UCOP gives back: Staff talk about mentoring East Bay College Fund students
In early 2016, UCOP became a partner in Mayor Libby Schaaf’s Oakland Promise Initiative in conjunction with the East Bay College Fund (EBCF) and other organizations. Each EBCF scholar is a first-generation college student from a low-income family in Oakland. Each is awarded a four-year scholarship — $2,000 per semester for a total of $16,000. UCOP has awarded six $5,000 scholarships to EBCF scholars.
As part of our active partnership with Oakland Promise, UCOP employees have the opportunity to become EBCF mentors. Mentors help EBCF scholarship recipients receive the social and emotional support they need while transitioning to college and during their college careers. The amount of time required for volunteering is very reasonable: Mentors commit to at least one interaction per month with the student they are mentoring, either in-person or by phone, text, Google Hangout or Skype.
Two UCOP staff members recently talked to Link about their EBCF mentoring experiences in the hopes of inspiring their co-workers to choose this rewarding opportunity to help. If you find what they have to say intriguing, please consider attending the EBCF Summer BBQ on Saturday, July 23 from 11 a.m. to 3 p.m. at the MLK Shoreline Park on Edgewater Drive in Oakland. You’ll have a chance to meet other mentors and students and find out more about the program. (View event details and RSVP.)
In addition, an EBCF mentor retreat will be held on Saturday, Aug. 6 (time and location TBA). For more information about becoming an EBCF mentor, contact Jill Butler, director of Constituent Partnerships, and complete a volunteer interest form.
Veronica Cummings, senior events planner in the Business Resource Center, talks about why she’s an EBCF mentor:
I signed up to be a mentor because I can relate to the EBCF scholars. Like them, I come from a low-income household and was the first one to graduate from college. I will never forget how proud my parents were when I graduated from UC Davis. My father passed away from stomach cancer two months ago, and when we were cleaning out his belongings, we found so much UC Davis paraphernalia that I didn’t know he had been collecting. I suppose when first-generation college students graduate, degrees aren’t the only things that are earned; our parents earn lifelong bragging rights too!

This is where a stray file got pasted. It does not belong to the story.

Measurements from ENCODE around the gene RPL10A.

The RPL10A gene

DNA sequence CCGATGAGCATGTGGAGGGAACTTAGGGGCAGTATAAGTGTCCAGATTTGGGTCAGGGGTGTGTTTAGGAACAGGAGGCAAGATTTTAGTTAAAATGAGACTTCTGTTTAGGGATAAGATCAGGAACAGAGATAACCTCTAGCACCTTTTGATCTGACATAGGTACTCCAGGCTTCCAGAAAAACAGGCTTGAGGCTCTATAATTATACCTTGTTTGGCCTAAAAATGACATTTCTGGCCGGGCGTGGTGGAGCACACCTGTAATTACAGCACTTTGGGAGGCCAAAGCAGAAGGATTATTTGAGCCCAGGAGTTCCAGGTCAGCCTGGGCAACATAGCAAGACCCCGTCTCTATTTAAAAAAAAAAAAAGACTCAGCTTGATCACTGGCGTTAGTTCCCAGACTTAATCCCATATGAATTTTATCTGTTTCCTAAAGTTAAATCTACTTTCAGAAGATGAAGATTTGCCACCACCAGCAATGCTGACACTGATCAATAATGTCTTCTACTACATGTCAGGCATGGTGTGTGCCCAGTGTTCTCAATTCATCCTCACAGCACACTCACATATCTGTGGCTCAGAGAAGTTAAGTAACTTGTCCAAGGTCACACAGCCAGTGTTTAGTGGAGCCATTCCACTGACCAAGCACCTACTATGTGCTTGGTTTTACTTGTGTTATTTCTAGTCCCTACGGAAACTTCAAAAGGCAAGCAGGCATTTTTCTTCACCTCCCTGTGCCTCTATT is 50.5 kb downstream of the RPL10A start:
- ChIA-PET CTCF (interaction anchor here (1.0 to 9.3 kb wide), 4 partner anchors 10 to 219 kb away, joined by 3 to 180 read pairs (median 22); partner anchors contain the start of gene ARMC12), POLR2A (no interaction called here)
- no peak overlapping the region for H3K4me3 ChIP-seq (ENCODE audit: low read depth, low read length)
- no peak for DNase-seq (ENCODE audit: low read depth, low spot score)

When I was a student at UC Davis, I had a tremendously difficult time navigating from start to graduation. Because I did not have parental guidance about college, I relied on the benevolence of mentors I accumulated throughout my college experience. However, I still made a lot of mistakes. I became an EBCF mentor so that I could help a college student avoid the mistakes that I made, as well as to maximize his or her college experience and all of the opportunities that come with it. When I was a Program Administrator at UCDC, I helped hundreds of first-generation college students navigate through unfamiliar circumstances, and I loved the reward of seeing them blossom.
My mentee just graduated from Oakland High School and will be attending college out-of-state. We were paired together in May and have spent time with each other this summer to build as strong a foundation as possible, since we will not have the opportunity to meet up during the academic year. We will use text messaging and Google Hangout to check in and then spend time together when she comes home for breaks.
When we first met, I could sense that it was slightly awkward and uncomfortable for my mentee, so I had to keep our conversation basic. However, I can see my mentee loosening up and becoming more comfortable with me with each interaction. I took a picture of us recently and told her I can’t wait to look back at the picture in four years after she has graduated from college. The smile she gave me solidified my decision and commitment to being an EBCF mentor.
Jill Butler, director of Constituent Partnerships, on why she’s an EBCF mentor:
The EBCF has been a name in my household for years. My mother is a mentor and donor and encouraged me to look into the organization when I returned to Oakland earlier this year. I’m so happy I took her advice. The majority of EBCF scholars, including my mentee, have persevered through great adversity to graduate from high school and attend college. I decided to be a mentor so that I could help guide a college student through the growing pains all college students go through. My mentee is a first-generation college student and is a bit nervous about college. I hope to provide a listening ear, help her find the resources she needs to be successful and use my experiences to ensure her success in college and beyond. It is also my hope to create a life-long friendship with her and I’m happy to report that we are off to a good start. In the short time I’ve been in her life, she has told me numerous times how appreciative she is of my guidance and assistance. I appreciate her as well and I continue to be inspired by her work ethic, resilience and spirit despite the struggles she’s faced.
For anyone who is interested in being a mentor, go for it. Although it takes a little time to be a good mentor, it is time that is truly well-spent and provides a very direct and rewarding way to give back to the community and be a positive force in a young person’s life.
Each East Bay College Fund (EBCF) scholar is awarded a four-year scholarship; $2,000 per semester for a total of $16,000.
Scholars are first-generation college students from low-income families in Oakland.
300 scholarships were awarded to the Class of 2016.
Each EBCF scholar is paired with a mentor; EBCF mentors work with their scholars throughout their four-year college career.
Mentors are interviewed, go through orientation once selected, and attend other trainings and retreats.
EBCF organizes several events that help mentors and scholars get to know each other.